And this is what you eventually make with lemons and lemonades. Or, at least, this is what I made with yesterday’s drawing.
Still under the weather. Last week flu has progressed into a long-lasting cold. Outside the window, fall is in full swing, leaves have found their final resting places on the ground, and the oranges, yellows, and reds have relocated with them. Still, lots of green left standing and with them my hope the universe will re-align itself for my sake.
From X, Julius decides to take a shortcut through one of Cartaghena’s most talked-about neighborhoods:
Before some of the buildings—the more colorful ones—elaborated signs waved from their poles, some of them sporting cut-outs figurines self-explanatory of the kind of services offered by the establishment. Others were just paintings. Allegra saw a cute rendition of an embraced couple and blushed, her eyes went to the curtained windows and she wondered what happened behind them.
“I was never there. I was told great things about the owner though,” Julius commented.
She opened her mouth, but words failed her and couldn’t help to turn to take a look at him.
He arched his brow, lips turned up in a smile. “You were dying to ask me that.”
“Was not.” She faced the street again.
“I told you I was with a friend.”
“She wouldn’t have been happy if I had gone visiting those places.”
“Oh, that kind of friend.” She wondered—and not in kind terms—about that unknown girl who had been free to visit such a neighborhood. At night and with a boy.
“She used to live… right there.” He moved her to face a small cottage on the far left.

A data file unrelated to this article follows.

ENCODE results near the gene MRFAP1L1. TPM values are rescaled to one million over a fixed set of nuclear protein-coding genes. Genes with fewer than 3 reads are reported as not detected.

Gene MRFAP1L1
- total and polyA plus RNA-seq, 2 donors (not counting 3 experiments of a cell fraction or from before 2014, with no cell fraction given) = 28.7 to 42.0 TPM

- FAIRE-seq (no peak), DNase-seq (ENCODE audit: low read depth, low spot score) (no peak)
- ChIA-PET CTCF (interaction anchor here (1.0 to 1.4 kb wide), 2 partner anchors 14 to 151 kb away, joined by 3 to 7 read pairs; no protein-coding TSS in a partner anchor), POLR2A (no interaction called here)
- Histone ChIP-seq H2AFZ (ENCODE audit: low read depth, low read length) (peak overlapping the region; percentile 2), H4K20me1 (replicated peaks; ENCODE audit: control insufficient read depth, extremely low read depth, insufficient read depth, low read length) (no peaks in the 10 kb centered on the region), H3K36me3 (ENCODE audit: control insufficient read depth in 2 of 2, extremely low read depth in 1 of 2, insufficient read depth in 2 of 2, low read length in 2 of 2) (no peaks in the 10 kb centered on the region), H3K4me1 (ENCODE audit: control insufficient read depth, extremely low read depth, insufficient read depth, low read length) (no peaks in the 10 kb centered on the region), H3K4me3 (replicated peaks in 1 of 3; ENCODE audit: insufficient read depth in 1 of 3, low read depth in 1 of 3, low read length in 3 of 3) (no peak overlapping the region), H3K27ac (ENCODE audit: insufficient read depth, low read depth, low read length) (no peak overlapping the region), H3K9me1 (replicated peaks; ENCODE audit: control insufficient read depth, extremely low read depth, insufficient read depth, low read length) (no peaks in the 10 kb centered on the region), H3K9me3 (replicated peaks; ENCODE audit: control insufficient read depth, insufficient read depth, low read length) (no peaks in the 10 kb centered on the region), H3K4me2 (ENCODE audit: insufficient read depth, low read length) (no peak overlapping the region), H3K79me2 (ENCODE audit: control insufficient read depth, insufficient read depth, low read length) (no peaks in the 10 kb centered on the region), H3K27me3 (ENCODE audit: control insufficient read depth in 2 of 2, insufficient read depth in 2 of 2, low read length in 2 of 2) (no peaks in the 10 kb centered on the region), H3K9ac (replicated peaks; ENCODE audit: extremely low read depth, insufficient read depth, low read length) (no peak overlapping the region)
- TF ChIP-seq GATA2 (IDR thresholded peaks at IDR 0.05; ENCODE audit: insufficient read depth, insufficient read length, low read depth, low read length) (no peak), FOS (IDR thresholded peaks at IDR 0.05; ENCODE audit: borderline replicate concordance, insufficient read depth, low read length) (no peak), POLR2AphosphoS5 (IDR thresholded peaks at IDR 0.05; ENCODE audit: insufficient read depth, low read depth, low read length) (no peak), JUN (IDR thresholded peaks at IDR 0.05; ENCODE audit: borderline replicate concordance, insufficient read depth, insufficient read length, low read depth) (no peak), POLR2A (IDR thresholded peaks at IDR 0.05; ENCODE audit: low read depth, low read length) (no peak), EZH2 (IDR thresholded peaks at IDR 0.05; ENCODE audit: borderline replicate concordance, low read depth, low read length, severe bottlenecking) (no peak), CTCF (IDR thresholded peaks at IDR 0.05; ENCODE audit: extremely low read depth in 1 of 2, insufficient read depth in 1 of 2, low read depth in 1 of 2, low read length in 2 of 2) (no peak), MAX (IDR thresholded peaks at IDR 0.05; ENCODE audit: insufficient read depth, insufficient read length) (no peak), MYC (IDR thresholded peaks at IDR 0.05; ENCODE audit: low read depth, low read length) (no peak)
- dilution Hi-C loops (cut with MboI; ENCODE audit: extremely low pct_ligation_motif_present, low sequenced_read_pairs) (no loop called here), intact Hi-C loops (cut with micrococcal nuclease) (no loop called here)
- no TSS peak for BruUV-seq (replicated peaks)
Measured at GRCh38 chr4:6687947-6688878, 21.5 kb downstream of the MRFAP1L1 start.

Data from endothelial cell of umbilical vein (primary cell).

“Charming.” She knew Julius was a few years older than her, but she didn’t like he had much more experience. Especially if the way he had obtained such experience hadn’t had anything to do with her. She tried to rationalize her emotions with the fact that guide and guided shared a special bond, but her voice had betrayed something different and she hated it.
“Lucilla’s dad was a renowned painter and her mom was his favorite model. Maybe you saw some of his portraits—” Julius kept her looking at the cottage.
Awful name. “Highly doubt so.” She moved and for a moment they lost contact. Sometimes, she did that on purpose. She wasn’t sure this time whose eyes she was blinding.
Autumn is here and so are pumpkins in every color and shape.
What I had in the pantry:
4 Cups of diced pumpkin
2 Apples, peeled and diced
A quarter cup of extra virgin coconut oil
1 small piece of vanilla bean
How I made the pumpkin dessert:
I just put all in the ingredients in a pan and let them cook until both pumpkin and apples were soft. Fast, sweet and delicious!
I had a busy morning which transitioned into a busy afternoon without stopping for lunch. Thankfully, I have friends with renewed cooking skills. None of what I just mentioned has anything to do with the image I’m going to post below. I just like writing. That’s all.
I was invited to participate in “The Next Big Thing” blog tag by the lovely Julia Hughes, author of the bestseller A Ripple in Time, among many other fabulous books.
The City of Men : Fourth Book in a Trilogy
What is the working title of your book?
At the moment, I’m working on several projects, but the one I’d like to finish first is The City of Men. It’s book 1.5 in The Ginecean Chronicles. The events narrated in this story take place between The Priest and Pax in the Land of Women. Same world, same social turmoil, different point of view.